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April 1, 2020

4 steps nursing homes can take to prepare for COVID-19 positive patients

Daily Briefing

    In the wake of several high-profile outbreaks in nursing homes across the country, the CDC has recommended that skilled nursing facilities (SNFs) and long-term care providers only accept new patients if they meet certain criteria to care for COVID-positive patients in-house. As the number of cases have multiplied across the last several weeks, these policies are intended to keep current nursing home patients—an especially vulnerable population—and staff safe.

    Nursing homes: The front line in the fight against COVID-19

    But with hospital capacity reaching a breaking point in several markets, home care and other alternatives sites of care may also be overwhelmed or unavailable. In these situations, many hospitals are looking to their partner SNFs to offload some of this capacity.

    Additionally, because of the highly contagious nature of the virus, and the fact that many who have it can appear asymptomatic, even SNFs that are not accepting new admissions need to be ready for a Covid-19 outbreak in their facility.

    Here's how nursing facilities—and hospitals—can prepare.

    What nursing homes should do now:

    1. Stick to CDC infection control guidelines. CDC has an abundance of information available online about what skilled nursing facilities and long-term care providers can do to prevent infection in their buildings, and what to do if a positive case arises. To prepare for current and future cases, providers must start by ensuring staff members across their organization understand and adhere to these protocols.

    2. Communicate with upstream providers about your capabilities. You'll need to be in constant communication with referrers about the types of patients they need help offloading and your ability to accept new patients. What support do you need from them to be able to take on more patients? And what information do you need to effectively cohort patients at admission, and isolate if necessary?

    3. Prepare a separate area for new admissions and positive cases. As new admissions come in, it is imperative that facilities have separate units—or even buildings—set aside to cohort patients by status: suspected cases, confirmed positive cases, and confirmed negative cases. Across the next few weeks, continue to audit your census and number of available beds to determine when such a move can take place. We'll be sharing more information about how select facilities have been able to operationalize this in the coming weeks.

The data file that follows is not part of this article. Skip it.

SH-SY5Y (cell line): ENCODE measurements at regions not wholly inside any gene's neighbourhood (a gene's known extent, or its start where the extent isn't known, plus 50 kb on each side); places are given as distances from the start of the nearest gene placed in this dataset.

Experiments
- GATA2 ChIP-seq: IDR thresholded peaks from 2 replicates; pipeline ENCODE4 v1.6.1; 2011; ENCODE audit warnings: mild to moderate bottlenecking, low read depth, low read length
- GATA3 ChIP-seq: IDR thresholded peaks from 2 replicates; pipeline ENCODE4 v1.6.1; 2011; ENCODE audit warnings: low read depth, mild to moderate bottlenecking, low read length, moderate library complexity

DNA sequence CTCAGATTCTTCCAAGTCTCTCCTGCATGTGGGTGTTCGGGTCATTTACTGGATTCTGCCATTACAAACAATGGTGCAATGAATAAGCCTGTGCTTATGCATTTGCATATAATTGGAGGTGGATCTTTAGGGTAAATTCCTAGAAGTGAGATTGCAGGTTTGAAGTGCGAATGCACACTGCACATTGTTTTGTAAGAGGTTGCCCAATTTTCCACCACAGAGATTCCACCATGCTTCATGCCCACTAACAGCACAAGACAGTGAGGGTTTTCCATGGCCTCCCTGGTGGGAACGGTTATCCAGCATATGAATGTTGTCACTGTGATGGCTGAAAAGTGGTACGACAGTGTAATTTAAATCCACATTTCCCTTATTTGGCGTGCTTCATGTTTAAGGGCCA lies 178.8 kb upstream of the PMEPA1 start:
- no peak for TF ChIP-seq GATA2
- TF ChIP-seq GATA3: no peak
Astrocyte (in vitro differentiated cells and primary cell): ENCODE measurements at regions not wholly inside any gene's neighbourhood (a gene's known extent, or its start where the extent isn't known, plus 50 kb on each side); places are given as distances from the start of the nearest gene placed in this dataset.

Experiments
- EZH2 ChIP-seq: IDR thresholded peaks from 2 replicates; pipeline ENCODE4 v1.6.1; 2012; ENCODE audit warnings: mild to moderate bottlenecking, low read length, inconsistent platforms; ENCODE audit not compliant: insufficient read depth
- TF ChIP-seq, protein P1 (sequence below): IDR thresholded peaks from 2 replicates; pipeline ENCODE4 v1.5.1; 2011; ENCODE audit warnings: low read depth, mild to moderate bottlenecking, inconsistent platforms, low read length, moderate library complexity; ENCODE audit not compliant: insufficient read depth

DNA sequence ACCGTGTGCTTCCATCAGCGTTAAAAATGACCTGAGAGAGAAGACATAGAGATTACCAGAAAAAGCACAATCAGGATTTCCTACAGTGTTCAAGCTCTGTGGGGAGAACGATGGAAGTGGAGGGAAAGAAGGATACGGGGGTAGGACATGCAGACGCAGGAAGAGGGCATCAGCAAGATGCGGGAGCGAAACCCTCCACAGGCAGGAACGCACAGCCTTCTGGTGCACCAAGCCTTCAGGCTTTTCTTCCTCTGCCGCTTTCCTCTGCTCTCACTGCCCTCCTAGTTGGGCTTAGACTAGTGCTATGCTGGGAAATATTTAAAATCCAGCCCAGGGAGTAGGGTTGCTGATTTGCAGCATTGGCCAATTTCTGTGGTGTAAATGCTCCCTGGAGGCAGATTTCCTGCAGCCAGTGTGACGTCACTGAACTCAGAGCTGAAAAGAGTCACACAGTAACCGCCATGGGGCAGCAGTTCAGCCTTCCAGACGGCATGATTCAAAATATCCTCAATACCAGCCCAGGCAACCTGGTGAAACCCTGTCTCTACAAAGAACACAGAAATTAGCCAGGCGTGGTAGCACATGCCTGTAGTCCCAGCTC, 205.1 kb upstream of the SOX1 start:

4. Prioritize staff health, safety, and preparedness. It goes without saying that taking care of your staff is more important now than ever. Schedule daily communications with your staff about COVID-19 planning, reach out to community organizations to see if you can build a backup pipeline for additional staff, and monitor all staff for signs of infection, stress, and burnout. See how other providers are managing staff engagement and shortages on our resource page.

    How hospitals can help:

    1. Prioritize discharging COVID-negative patients to post-acute first. Unless there is a mandate to discharge COVID-positive patients to post-acute care facilities, hospitals should focus on freeing up capacity by discharging non-COVID patients to post-acute. This helps both free up inpatient beds and consolidate the number of cases in as few settings as possible, thus reducing the risk of spreading the disease.

    2. Share knowledge, expertise, and resources with nursing homes. Providers across the continuum are stretched thin right now, and all providers will need to continue to be interdependent as we try to contain the virus. Hospitals should share:
      • Clear, complete patient information. Communicate early and often about the types of patients you need help offloading, and about the specific patients you’re sending their way. Prioritize information about what risk factors the patient has, and whether or not they've been tested or exposed.
      • Knowledge and protocols. Nursing facilities have lower staffing than hospitals, limited availability of existing isolation spaces, and less experience managing conditions as infectious as COVID-19. As you evolve your own protocols, share what you can with post-acute partners to help prevent outbreaks downstream.  
      • Vendor relationships. Nursing homes, like hospitals, are experiencing shortages in PPE.  If you have found opportunities to acquire PPE through vendor relationships or government sources, include nursing homes in those conversations.
    Across the next few weeks, we'll be gathering more in-depth examples of how to meet each of these imperatives. Have any to share? Contact us at

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